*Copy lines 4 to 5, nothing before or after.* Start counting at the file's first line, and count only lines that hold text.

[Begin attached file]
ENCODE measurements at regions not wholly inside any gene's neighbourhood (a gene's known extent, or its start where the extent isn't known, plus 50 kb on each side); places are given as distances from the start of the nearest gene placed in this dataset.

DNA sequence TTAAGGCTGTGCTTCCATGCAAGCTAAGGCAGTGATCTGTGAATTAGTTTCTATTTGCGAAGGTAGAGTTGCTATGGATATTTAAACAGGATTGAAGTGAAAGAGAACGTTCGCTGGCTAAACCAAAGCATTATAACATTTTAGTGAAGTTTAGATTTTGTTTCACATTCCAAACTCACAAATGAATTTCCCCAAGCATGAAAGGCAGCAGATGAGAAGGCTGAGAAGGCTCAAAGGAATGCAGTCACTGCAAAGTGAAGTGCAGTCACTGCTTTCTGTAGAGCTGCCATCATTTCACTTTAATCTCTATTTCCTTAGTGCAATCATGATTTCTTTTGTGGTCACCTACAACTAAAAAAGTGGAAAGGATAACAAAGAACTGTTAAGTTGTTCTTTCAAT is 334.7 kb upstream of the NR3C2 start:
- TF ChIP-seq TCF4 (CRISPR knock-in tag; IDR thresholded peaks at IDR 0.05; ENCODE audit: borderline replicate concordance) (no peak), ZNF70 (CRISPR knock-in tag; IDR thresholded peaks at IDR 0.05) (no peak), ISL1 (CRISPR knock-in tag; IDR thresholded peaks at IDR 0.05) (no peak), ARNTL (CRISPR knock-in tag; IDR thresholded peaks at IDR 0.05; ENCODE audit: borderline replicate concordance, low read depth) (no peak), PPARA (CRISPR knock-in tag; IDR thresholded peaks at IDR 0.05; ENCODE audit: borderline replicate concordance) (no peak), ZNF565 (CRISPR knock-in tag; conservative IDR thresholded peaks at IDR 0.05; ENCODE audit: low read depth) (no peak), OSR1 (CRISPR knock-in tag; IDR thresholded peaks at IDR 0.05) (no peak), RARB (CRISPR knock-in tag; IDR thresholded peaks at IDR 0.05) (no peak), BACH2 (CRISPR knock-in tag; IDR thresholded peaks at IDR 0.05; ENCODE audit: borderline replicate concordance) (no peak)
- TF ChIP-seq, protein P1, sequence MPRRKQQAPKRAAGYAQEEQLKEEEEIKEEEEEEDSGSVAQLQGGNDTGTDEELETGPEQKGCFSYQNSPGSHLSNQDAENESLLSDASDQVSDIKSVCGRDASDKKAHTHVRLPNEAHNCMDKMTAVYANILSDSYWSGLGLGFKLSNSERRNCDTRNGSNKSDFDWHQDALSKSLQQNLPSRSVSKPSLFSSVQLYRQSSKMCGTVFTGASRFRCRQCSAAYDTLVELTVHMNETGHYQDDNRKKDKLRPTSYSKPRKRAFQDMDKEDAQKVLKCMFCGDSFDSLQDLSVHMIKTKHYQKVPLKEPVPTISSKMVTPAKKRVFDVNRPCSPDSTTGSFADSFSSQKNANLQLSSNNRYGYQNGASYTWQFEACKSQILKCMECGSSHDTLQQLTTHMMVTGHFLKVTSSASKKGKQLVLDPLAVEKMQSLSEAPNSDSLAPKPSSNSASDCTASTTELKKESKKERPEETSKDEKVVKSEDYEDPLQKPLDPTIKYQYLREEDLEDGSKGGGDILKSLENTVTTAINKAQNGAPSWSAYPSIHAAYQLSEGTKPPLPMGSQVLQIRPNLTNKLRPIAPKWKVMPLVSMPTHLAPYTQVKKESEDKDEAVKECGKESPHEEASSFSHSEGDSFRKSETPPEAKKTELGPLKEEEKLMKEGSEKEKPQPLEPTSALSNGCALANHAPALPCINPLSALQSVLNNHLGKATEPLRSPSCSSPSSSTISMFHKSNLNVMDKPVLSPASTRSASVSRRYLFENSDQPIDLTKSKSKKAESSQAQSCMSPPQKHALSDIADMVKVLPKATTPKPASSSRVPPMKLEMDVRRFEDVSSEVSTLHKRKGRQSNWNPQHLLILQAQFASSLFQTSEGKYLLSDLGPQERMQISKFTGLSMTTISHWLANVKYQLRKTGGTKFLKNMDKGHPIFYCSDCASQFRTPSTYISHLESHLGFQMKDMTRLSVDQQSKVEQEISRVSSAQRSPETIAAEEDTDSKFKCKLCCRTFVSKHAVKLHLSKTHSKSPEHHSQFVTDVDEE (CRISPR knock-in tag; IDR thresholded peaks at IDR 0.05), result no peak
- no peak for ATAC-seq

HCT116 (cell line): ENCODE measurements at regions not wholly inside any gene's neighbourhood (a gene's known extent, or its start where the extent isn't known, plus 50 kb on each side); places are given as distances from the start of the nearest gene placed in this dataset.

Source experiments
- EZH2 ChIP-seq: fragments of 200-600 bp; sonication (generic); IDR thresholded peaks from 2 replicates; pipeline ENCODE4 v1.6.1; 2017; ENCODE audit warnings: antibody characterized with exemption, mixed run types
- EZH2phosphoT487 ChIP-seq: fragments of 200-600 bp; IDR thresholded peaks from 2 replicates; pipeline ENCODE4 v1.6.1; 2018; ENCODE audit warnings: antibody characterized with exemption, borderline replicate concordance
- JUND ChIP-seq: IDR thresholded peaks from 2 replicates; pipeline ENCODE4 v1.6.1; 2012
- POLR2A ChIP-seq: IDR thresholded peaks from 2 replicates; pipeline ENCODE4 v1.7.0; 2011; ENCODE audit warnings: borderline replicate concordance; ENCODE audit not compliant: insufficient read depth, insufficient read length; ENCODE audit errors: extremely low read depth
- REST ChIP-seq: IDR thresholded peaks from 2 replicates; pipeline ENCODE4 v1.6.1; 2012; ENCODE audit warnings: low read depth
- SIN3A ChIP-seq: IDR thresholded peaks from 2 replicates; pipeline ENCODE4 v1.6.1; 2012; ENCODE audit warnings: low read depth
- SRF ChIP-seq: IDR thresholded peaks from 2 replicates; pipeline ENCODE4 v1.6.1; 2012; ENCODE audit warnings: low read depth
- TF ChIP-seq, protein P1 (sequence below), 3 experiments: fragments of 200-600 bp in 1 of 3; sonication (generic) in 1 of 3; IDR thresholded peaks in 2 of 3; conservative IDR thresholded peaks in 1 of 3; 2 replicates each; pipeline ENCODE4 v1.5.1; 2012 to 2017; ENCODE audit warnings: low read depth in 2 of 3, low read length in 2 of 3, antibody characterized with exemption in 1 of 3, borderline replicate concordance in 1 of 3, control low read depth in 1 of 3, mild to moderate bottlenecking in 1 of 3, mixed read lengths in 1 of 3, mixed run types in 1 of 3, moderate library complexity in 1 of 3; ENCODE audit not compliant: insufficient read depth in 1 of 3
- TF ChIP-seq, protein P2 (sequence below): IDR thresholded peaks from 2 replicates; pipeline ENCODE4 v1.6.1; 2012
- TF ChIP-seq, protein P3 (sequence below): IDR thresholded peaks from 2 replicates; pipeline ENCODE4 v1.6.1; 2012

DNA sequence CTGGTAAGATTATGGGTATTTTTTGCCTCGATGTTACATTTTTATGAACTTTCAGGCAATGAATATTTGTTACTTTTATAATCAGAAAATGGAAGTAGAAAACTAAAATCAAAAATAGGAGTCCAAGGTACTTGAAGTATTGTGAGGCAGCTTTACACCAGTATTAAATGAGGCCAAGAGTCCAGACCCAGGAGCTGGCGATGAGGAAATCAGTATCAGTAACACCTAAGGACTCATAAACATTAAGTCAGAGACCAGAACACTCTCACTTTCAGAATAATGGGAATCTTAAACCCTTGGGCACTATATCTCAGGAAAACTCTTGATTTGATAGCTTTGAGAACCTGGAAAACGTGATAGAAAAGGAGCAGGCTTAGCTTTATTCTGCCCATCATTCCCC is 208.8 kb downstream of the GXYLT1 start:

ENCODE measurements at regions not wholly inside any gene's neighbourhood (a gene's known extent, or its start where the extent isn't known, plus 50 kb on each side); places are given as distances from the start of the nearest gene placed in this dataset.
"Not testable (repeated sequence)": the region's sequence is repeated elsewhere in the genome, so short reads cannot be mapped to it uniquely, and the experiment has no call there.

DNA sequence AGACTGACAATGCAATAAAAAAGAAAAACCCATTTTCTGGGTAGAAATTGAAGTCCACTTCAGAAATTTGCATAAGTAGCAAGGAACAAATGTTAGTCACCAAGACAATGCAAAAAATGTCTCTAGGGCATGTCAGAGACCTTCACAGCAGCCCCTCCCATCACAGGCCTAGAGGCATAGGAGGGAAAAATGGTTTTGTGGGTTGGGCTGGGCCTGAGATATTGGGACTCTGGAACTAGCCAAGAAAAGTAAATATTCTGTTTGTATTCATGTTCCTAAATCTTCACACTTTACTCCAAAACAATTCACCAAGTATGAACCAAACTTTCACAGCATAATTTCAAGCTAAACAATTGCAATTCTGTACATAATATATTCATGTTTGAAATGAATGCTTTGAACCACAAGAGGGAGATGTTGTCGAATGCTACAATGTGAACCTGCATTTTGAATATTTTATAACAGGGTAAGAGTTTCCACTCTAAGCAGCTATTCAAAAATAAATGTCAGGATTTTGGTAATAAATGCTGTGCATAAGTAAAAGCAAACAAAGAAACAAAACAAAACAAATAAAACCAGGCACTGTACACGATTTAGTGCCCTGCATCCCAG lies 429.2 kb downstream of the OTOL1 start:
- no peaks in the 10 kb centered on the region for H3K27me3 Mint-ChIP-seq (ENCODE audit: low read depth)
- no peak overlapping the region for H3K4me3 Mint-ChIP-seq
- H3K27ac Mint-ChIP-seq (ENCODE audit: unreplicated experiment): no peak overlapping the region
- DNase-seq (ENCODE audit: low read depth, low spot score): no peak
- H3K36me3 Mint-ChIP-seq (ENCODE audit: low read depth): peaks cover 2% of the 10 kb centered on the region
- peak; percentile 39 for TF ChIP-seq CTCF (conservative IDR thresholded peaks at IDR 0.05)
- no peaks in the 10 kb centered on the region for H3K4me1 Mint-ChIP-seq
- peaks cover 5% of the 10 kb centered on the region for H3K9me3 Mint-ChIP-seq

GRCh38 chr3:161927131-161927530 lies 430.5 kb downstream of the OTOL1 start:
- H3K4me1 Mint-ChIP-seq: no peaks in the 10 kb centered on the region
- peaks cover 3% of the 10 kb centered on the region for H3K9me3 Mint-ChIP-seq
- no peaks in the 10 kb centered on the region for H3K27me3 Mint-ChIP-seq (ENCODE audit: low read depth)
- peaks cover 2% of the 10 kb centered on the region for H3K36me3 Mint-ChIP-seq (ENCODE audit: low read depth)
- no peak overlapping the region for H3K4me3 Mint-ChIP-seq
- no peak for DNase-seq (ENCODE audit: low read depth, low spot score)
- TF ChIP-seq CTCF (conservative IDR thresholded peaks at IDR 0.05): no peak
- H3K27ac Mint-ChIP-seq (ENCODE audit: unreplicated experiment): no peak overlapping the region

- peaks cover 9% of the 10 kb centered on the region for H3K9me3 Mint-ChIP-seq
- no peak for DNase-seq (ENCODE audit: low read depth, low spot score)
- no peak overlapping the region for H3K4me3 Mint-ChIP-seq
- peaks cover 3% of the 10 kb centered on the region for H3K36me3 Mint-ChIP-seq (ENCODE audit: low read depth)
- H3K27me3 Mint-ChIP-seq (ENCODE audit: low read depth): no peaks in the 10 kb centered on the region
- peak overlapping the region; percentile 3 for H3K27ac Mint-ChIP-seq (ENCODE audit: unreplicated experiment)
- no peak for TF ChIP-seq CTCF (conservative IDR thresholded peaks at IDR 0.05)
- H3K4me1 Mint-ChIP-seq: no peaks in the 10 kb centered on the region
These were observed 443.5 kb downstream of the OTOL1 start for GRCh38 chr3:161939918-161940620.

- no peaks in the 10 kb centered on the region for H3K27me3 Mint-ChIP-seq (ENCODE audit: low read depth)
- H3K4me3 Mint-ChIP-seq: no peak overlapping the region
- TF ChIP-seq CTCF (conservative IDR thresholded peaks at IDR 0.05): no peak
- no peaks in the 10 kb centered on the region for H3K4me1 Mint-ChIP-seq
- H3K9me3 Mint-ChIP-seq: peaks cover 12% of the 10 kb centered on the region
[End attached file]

- TF ChIP-seq, protein P1, sequence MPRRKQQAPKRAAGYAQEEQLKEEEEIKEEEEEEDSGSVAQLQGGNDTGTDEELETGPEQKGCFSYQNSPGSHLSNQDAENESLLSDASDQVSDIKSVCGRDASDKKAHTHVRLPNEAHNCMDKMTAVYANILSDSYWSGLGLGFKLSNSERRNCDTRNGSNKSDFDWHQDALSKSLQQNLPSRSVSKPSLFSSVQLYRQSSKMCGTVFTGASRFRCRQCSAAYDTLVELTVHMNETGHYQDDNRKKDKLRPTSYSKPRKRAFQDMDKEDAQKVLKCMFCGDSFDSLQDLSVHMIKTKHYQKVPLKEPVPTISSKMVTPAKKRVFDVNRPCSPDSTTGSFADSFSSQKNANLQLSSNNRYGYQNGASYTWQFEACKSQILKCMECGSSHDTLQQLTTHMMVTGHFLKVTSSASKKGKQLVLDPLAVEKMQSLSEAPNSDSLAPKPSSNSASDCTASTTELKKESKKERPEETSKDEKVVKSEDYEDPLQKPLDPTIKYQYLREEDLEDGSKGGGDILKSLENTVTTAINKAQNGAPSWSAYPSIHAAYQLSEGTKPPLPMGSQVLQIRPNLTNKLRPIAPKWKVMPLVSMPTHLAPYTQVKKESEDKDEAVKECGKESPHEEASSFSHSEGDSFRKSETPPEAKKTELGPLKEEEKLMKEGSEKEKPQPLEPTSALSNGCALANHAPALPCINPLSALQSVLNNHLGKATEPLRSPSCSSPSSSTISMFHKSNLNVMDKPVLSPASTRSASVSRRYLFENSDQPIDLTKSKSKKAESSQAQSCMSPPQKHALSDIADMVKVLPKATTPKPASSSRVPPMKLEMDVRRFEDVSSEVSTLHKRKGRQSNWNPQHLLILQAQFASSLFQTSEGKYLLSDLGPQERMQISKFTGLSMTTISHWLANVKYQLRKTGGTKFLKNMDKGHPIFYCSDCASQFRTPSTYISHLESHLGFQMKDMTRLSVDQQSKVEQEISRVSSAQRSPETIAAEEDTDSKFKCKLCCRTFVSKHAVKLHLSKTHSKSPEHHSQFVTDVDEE (CRISPR knock-in tag; IDR thresholded peaks at IDR 0.05), result no peak
- no peak for ATAC-seq